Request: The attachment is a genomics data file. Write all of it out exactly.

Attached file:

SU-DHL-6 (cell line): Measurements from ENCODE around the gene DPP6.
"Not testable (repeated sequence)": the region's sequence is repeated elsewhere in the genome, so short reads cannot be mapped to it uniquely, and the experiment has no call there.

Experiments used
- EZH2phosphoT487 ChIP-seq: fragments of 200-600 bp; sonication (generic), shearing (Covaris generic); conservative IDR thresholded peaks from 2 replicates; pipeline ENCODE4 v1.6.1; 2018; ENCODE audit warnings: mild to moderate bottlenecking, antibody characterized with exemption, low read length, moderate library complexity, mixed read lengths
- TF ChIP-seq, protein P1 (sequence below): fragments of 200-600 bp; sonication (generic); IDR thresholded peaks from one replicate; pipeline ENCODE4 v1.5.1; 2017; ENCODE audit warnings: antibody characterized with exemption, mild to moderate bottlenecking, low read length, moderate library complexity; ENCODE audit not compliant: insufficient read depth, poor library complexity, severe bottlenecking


SU-DHL-6 (cell line): Measurements from ENCODE around the gene DPP6.
"Not testable (repeated sequence)": the region's sequence is repeated elsewhere in the genome, so short reads cannot be mapped to it uniquely, and the experiment has no call there.

Experiments used
- EZH2phosphoT487 ChIP-seq: fragments of 200-600 bp; sonication (generic), shearing (Covaris generic); conservative IDR thresholded peaks from 2 replicates; pipeline ENCODE4 v1.6.1; 2018; ENCODE audit warnings: mild to moderate bottlenecking, antibody characterized with exemption, low read length, moderate library complexity, mixed read lengths
- TF ChIP-seq, protein P1 (sequence below): fragments of 200-600 bp; sonication (generic); IDR thresholded peaks from one replicate; pipeline ENCODE4 v1.5.1; 2017; ENCODE audit warnings: antibody characterized with exemption, mild to moderate bottlenecking, low read length, moderate library complexity; ENCODE audit not compliant: insufficient read depth, poor library complexity, severe bottlenecking